12:00-1:00 p.m., Jones Waldo (170 Main St Suite 1500, Salt Lake City, UT 84101)
“Freedom of the press” in America is not a single, clear-cut constitutional freedom, but instead a mishmash of disparate component parts. These have historically included the institutional media’s relative financial strength, its goodwill with the public, a codependent relationship with government officials, a variety of legal protections, and political norms and traditions respecting the press and its role in our democracy. These pillars of press freedom have varied in their strength over the years, but in combination have formed a structure in which a vibrant and proactive press is able to inform us about matters of public importance and keep our government accountable. Recently, however, each of these pillars has weakened considerably. This CLE will explore the changing contours of press freedom in the United States. It will investigate the ways in which significant safeguards have deteriorated, examine the role the press itself has played in this deterioration, and address potential changes yet to come in the Trump administration. The goal will be to consider both the future of protection for newsgathering and the ramifications of waning protection.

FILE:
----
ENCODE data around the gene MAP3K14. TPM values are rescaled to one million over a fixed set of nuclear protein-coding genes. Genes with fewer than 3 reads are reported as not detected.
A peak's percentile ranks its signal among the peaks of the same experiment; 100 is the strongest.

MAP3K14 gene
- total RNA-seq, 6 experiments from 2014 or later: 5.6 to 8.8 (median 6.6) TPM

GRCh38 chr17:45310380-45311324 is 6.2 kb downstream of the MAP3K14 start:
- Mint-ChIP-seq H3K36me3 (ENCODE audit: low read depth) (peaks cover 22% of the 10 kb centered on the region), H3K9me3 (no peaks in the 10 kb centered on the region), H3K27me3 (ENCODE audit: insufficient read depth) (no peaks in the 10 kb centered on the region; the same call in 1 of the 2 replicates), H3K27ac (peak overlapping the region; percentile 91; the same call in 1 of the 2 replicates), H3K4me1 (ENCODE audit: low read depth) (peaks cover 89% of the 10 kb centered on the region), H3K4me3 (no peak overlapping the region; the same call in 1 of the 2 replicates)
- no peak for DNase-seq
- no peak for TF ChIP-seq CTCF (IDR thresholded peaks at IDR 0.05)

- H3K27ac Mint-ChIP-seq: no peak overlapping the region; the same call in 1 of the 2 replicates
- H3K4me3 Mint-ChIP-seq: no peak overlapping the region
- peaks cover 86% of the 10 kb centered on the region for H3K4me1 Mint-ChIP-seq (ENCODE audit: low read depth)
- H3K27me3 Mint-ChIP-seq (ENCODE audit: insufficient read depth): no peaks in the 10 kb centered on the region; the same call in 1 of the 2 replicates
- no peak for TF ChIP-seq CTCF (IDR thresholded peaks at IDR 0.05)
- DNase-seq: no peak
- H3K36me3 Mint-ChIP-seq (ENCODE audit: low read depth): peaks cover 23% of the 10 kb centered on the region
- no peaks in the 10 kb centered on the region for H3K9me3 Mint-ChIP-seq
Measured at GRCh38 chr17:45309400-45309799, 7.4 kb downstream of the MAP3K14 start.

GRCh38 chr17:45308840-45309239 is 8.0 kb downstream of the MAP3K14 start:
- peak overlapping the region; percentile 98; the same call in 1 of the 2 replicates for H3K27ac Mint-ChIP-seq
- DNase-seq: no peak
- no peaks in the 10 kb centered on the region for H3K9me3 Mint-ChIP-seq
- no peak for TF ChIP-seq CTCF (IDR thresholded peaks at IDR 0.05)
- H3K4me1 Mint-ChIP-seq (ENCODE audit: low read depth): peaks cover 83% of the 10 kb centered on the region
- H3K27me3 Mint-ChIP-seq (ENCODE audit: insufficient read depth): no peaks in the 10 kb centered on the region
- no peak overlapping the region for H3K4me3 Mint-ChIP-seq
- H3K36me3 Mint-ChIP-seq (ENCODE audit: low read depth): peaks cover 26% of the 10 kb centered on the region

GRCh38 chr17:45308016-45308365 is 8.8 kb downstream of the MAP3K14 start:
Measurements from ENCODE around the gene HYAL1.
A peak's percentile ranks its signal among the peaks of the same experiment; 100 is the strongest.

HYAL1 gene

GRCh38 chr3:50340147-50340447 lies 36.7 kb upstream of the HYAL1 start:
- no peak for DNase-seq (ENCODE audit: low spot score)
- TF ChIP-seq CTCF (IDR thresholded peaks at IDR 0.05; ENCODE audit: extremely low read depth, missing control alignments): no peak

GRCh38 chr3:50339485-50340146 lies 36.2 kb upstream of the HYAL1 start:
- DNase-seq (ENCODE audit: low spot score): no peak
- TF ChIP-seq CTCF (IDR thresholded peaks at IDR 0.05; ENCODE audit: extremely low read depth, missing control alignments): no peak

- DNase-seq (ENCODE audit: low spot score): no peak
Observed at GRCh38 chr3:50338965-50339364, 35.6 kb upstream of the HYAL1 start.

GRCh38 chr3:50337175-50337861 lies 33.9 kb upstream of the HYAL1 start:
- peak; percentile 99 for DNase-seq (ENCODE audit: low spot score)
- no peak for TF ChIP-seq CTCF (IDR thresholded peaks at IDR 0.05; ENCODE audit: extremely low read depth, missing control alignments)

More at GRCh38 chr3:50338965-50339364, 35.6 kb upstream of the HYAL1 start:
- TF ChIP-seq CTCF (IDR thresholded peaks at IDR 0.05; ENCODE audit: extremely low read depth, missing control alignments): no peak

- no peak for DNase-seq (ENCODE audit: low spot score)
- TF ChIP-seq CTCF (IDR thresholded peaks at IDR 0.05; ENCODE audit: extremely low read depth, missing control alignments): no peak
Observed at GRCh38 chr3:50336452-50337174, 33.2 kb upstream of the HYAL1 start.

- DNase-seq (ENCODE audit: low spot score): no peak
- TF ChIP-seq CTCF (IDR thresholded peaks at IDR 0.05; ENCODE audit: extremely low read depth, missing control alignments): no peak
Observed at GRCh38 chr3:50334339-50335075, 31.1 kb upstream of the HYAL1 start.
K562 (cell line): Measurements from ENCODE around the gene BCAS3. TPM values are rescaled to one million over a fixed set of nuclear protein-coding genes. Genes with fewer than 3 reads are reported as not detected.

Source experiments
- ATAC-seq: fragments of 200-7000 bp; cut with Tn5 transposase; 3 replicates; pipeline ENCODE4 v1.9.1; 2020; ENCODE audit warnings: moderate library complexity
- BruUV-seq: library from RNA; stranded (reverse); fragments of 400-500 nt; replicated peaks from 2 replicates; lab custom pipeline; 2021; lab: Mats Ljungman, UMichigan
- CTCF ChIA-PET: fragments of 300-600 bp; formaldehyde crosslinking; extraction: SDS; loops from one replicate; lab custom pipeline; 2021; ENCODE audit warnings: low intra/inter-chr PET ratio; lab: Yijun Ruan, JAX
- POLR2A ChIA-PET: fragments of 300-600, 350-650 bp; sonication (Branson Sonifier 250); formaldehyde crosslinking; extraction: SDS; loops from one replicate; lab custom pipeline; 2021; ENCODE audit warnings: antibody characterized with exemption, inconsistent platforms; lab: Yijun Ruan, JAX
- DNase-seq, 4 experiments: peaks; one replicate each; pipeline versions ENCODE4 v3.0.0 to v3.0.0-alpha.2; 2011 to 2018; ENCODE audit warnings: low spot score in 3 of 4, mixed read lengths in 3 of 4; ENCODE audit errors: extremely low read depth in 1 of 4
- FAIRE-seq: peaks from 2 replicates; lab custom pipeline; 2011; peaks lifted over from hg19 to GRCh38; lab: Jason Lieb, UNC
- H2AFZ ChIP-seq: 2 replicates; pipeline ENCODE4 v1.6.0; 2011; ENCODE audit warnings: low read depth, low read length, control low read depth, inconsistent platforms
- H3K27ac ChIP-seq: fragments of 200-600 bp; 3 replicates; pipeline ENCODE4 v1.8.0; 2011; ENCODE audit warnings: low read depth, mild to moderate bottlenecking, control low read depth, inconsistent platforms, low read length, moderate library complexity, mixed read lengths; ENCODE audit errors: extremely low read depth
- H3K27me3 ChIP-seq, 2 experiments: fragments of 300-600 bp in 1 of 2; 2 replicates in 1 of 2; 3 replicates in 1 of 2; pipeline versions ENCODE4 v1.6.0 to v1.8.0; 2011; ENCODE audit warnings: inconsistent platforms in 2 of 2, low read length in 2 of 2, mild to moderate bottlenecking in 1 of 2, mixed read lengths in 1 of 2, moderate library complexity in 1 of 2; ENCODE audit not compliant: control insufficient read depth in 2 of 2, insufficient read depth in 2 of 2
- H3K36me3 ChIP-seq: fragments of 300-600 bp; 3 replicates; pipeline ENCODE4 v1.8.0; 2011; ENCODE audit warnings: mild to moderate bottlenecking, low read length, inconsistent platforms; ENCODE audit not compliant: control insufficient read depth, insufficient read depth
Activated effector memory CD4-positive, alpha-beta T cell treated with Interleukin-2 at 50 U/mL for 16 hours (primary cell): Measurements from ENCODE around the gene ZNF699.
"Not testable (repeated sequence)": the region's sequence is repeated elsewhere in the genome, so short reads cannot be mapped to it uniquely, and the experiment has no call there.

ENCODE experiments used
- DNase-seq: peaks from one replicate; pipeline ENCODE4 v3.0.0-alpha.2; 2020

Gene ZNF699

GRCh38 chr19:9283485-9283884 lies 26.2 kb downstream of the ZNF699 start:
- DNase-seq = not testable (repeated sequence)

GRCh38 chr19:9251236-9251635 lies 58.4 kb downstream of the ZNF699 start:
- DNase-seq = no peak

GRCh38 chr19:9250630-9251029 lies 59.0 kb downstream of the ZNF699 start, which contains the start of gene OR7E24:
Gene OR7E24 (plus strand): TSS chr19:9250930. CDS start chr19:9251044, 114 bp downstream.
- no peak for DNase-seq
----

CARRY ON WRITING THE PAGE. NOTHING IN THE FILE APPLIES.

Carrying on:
1 hour CLE (pending). $15 lunch cost or a free no-lunch option.
RonNell Andersen Jones, Lee E. Teitelbaum Endowed Chair of Law, University of Utah S.J. Quinney College of Law
Professor RonNell Andersen Jones is Professor of Law at the University of Utah S.J. Quinney College of Law. A former newspaper reporter and editor, Professor Jones teaches, researches and writes on legal issues affecting the press and on the intersection between the media and the courts, with a particular focus on the U.S. Supreme Court. Her work on press issues has appeared in numerous top journals, including Michigan Law Review, Minnesota Law Review, UCLA Law Review, and Harvard Law Review Forum. A regular speaker at media law and First Amendment conferences, she served as the director of a widely cited nationwide study of the frequency and impact of subpoenas served upon newspapers and television newsrooms. Professor Jones’s scholarship also addresses emerging areas of social media law and issues of media access and government transparency.